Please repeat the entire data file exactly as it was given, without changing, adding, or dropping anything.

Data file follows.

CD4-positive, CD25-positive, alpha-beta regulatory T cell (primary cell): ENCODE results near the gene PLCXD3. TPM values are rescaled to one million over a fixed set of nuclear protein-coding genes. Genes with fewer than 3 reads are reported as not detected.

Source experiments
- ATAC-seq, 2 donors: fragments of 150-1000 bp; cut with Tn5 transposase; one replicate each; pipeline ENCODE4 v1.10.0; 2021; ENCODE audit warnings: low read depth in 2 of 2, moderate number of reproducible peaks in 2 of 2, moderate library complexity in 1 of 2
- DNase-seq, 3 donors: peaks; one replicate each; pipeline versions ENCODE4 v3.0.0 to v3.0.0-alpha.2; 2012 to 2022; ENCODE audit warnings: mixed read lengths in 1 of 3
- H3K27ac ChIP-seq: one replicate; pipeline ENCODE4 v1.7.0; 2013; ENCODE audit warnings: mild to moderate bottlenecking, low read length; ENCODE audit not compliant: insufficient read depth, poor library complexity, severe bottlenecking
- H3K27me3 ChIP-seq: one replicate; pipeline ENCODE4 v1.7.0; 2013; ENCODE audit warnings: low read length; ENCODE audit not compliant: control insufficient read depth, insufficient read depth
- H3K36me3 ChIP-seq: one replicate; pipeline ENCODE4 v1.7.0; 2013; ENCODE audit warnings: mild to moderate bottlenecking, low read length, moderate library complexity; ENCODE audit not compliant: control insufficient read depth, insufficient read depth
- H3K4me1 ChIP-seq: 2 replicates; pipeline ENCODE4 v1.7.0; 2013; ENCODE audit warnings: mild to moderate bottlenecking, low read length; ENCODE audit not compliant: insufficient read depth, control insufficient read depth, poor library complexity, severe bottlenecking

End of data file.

CD4-positive, CD25-positive, alpha-beta regulatory T cell (primary cell): ENCODE results near the gene PLCXD3. TPM values are rescaled to one million over a fixed set of nuclear protein-coding genes. Genes with fewer than 3 reads are reported as not detected.

Source experiments
- ATAC-seq, 2 donors: fragments of 150-1000 bp; cut with Tn5 transposase; one replicate each; pipeline ENCODE4 v1.10.0; 2021; ENCODE audit warnings: low read depth in 2 of 2, moderate number of reproducible peaks in 2 of 2, moderate library complexity in 1 of 2
- DNase-seq, 3 donors: peaks; one replicate each; pipeline versions ENCODE4 v3.0.0 to v3.0.0-alpha.2; 2012 to 2022; ENCODE audit warnings: mixed read lengths in 1 of 3
- H3K27ac ChIP-seq: one replicate; pipeline ENCODE4 v1.7.0; 2013; ENCODE audit warnings: mild to moderate bottlenecking, low read length; ENCODE audit not compliant: insufficient read depth, poor library complexity, severe bottlenecking
- H3K27me3 ChIP-seq: one replicate; pipeline ENCODE4 v1.7.0; 2013; ENCODE audit warnings: low read length; ENCODE audit not compliant: control insufficient read depth, insufficient read depth
- H3K36me3 ChIP-seq: one replicate; pipeline ENCODE4 v1.7.0; 2013; ENCODE audit warnings: mild to moderate bottlenecking, low read length, moderate library complexity; ENCODE audit not compliant: control insufficient read depth, insufficient read depth
- H3K4me1 ChIP-seq: 2 replicates; pipeline ENCODE4 v1.7.0; 2013; ENCODE audit warnings: mild to moderate bottlenecking, low read length; ENCODE audit not compliant: insufficient read depth, control insufficient read depth, poor library complexity, severe bottlenecking